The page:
By Daniel Hunter
New independent market research by industry analyst, Redshift Research, on behalf of Eclipse Group has found that finance staff are still struggling to eliminate paper from the finance department.
The survey, which samples the views of 200 financial decision makers, found that despite the fact that 88% of respondents consider removing paper to be important, just one third of documents within the finance department are scanned; whilst almost half of all purchase and sales invoices are still paper-based.
Furthermore, 46% of organisations are still manually re-keying purchase invoices into the accounting system; and 35% are still manually moving invoices around the organisation for approval.
The vast majority of respondents recognise the benefits an Electronic Document Management System (EDMS) could deliver, from cost savings (54%) to efficiency gains (46%) and reducing storage (30%). Almost one fifth of those surveyed (19%) also cite the green agenda and accuracy (18%).
Yet despite this, 51% of respondents have no plans to invest in EDMS, with two key reasons for non-adoption based on misunderstanding. Indeed, over a third of respondents (34%) cite fear of data loss as a barrier to adoption; yet as long as correct back-up procedures are in place, Eclipse Group believes the process of scanning and storing documents is actually far more secure than traditional paper-based processes. Invoices are scanned, saved immediately to disk and backed up to a different location, creating two records, one of which is often off-site.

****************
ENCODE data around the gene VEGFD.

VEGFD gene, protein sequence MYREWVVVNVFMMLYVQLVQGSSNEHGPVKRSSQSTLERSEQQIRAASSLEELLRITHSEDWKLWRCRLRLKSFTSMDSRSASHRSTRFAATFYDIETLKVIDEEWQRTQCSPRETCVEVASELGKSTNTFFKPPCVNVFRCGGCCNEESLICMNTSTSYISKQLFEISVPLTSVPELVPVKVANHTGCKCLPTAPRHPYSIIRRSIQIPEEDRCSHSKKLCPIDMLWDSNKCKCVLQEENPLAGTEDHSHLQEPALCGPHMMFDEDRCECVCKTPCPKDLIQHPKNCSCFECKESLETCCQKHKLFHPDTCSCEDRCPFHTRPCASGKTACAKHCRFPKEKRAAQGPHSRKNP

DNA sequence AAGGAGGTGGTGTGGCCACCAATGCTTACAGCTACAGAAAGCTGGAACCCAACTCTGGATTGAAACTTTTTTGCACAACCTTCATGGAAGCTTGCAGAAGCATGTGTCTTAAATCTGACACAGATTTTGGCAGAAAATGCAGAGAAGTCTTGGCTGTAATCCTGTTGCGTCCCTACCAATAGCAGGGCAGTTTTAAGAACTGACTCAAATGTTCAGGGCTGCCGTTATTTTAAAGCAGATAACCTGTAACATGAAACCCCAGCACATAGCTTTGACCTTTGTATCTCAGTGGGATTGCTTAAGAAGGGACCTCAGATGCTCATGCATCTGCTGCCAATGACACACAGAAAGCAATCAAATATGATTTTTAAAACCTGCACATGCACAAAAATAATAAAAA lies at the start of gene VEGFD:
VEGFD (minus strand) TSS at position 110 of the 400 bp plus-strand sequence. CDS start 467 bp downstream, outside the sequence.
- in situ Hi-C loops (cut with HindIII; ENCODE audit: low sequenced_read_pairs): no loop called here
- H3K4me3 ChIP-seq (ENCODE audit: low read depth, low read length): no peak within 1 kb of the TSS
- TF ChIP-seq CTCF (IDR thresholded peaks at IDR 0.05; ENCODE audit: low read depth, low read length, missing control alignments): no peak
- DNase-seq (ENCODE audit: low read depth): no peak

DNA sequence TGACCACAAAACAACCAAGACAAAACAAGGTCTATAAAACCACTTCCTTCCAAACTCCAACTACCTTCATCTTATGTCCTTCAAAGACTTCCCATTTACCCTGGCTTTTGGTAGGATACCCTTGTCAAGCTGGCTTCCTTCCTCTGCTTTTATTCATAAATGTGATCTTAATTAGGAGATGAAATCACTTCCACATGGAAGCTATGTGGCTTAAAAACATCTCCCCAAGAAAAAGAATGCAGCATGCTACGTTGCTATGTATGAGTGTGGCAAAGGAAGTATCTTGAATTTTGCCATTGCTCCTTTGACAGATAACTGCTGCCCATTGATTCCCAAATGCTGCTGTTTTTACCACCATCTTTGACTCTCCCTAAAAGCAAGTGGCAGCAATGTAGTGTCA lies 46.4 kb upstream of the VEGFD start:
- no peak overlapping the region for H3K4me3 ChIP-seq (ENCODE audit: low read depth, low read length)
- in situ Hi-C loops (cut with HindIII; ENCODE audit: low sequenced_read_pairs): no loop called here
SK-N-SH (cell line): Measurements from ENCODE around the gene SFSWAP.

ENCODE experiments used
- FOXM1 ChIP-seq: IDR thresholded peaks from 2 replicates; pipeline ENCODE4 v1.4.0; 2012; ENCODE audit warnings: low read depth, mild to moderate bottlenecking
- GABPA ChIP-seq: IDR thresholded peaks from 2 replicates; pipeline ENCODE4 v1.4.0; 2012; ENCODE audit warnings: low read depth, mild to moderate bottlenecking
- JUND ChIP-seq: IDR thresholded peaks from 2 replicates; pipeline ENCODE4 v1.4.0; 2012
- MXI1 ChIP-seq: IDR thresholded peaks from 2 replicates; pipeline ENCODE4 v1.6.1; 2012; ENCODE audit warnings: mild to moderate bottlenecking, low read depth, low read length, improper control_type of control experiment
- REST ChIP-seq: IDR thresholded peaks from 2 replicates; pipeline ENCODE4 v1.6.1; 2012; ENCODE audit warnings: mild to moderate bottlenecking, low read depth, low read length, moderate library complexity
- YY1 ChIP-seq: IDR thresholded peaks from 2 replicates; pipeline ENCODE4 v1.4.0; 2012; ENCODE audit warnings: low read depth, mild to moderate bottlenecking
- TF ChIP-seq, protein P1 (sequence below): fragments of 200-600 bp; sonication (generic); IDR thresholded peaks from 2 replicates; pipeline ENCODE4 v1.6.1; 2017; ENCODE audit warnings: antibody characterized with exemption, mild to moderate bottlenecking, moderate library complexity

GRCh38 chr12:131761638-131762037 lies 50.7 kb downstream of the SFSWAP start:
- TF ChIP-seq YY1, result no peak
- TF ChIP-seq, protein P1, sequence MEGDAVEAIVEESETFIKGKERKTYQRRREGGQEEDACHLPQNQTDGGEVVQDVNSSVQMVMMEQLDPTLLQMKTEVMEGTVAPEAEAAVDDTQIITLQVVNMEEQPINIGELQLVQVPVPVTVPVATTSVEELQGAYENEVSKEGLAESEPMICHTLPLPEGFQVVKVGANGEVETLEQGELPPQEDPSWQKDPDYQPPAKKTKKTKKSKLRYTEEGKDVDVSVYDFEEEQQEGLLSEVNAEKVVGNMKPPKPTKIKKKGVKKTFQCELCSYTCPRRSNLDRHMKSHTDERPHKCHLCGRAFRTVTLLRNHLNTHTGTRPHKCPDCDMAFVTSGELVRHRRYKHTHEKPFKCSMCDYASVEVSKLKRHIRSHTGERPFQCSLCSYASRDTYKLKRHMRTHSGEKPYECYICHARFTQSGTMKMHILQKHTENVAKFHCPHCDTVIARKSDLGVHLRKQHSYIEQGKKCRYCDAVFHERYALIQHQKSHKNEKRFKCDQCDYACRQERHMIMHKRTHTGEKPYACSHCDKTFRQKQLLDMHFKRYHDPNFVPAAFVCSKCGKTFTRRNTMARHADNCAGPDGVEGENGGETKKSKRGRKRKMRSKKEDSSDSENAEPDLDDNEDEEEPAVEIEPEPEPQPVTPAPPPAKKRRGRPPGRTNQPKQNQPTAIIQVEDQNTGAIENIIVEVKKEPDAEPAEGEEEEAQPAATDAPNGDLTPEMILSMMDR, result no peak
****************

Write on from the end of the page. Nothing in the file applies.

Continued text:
A third (33%) of respondents also believe that auditors require paper documents. Yet according to Eclipse Group, on the basis that HMRC has approved the use of scanning solutions there should be no major issue with auditors.
There are instances where organisations or auditors may prefer to retain the original documents — for example, for Direct Debit mandates — but these can be scanned and the originals stored securely off-site. From an auditor’s perspective, not only can scanned images be printed at any time if required, but the real-time search facility transforms the audit process, reducing time and costs for the business.
“The majority of organisations are already scanning some documents as they arrive in the building, so why not extend the model and take a strategic approach?" Gary Waylett, CEO of the Eclipse Group, said.
"Removing the most labour intensive element of the finance process, namely the handling of in-bound and out-bound paper invoices, not only delivers immediate cost savings but provides a raft of opportunities to drive further benefits — from improving payment timescales to eProcurement.
“It is time to stop this half-hearted, somewhat haphazard approach to document scanning — and to address incorrect assumptions about EDMS. Scan all finance-related documents; store them securely in a repository; put in place workflow to streamline invoice approval; automate the creation of relevant accounting transactions; integrate with the finance system and finally close the loop by generating all finance department outputs (sales invoices, statements, purchase orders, remittance advices etc) electronically.
"From a possible 90% reduction in invoice processing time, to meeting new payment regulation, effective management of electronic documentation is the key to realising the goal of finance automation.”
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